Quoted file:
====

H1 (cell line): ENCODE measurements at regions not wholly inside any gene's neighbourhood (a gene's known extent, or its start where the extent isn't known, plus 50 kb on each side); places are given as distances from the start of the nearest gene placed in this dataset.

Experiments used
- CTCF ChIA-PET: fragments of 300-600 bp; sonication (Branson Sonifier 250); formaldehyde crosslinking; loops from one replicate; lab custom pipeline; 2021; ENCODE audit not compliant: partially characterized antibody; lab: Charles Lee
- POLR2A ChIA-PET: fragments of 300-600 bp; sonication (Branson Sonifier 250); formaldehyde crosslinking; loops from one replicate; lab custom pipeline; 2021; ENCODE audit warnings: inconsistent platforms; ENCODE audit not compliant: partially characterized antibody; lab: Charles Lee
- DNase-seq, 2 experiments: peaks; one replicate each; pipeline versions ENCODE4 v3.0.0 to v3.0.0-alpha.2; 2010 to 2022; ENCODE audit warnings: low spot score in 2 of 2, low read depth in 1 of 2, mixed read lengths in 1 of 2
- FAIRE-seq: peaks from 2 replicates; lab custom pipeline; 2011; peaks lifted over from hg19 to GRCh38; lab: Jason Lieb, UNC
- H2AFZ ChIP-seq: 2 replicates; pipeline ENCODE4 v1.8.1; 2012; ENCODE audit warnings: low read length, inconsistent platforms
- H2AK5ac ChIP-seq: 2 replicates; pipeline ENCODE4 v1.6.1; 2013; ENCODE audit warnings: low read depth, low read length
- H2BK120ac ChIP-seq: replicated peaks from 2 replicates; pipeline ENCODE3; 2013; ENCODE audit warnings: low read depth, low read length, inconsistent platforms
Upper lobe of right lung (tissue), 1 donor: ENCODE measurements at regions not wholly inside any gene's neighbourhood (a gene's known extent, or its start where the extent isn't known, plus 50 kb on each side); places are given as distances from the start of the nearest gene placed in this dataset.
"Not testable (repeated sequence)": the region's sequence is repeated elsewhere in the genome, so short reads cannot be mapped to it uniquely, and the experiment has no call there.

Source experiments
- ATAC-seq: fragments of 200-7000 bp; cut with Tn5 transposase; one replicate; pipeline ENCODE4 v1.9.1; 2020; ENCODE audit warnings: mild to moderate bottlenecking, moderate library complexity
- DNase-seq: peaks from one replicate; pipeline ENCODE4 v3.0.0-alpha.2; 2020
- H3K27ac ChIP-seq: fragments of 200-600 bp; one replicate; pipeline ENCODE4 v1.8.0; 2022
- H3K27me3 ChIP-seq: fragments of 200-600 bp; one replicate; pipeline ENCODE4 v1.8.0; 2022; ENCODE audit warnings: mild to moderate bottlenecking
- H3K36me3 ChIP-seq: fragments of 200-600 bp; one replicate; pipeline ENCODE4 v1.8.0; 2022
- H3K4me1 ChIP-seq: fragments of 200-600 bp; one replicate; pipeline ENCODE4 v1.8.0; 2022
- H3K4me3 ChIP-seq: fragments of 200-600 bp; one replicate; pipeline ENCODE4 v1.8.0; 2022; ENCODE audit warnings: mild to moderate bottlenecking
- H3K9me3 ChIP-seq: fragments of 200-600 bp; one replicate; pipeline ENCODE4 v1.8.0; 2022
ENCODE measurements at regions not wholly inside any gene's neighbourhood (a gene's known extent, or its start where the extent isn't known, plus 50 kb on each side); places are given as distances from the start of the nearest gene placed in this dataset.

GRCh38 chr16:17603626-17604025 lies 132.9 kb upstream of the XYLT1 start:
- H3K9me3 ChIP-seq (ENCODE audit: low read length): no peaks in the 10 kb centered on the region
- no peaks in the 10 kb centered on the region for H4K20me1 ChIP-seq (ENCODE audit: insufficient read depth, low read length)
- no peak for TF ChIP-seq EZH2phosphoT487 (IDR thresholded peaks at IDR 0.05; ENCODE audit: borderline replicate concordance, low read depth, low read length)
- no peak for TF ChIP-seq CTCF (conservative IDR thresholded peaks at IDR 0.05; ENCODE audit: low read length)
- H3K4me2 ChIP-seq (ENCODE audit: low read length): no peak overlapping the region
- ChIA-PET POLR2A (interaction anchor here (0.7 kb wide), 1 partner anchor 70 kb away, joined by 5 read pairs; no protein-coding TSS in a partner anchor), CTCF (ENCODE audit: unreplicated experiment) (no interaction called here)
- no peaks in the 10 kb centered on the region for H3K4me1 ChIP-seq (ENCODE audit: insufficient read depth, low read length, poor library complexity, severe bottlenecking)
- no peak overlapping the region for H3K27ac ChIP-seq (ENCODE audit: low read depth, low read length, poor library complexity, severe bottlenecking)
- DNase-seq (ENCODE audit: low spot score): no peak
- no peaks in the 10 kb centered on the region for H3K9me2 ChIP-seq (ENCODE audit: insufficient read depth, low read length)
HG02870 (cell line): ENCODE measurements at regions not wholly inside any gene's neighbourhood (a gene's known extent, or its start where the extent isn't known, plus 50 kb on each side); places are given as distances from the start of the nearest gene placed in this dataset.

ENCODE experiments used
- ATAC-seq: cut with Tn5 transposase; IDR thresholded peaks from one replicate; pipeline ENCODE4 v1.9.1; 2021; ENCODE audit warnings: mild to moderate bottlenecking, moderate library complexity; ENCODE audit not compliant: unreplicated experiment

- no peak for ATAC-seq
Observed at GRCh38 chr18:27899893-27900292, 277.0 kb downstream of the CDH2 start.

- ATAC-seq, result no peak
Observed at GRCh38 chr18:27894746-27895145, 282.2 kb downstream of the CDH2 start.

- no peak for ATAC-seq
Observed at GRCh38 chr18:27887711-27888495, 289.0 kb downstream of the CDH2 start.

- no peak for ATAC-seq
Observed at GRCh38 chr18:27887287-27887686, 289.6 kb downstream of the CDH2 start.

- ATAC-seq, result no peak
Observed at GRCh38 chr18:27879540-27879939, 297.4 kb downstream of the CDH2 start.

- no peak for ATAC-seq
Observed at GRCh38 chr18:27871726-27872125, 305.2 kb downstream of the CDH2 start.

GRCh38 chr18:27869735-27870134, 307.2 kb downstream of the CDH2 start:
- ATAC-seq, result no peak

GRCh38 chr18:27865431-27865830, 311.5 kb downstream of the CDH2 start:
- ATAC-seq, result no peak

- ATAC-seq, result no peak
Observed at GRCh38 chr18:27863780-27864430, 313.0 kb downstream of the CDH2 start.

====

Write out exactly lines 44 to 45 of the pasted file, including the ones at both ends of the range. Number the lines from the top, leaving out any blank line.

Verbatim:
- ATAC-seq, result no peak
Observed at GRCh38 chr18:27879540-27879939, 297.4 kb downstream of the CDH2 start.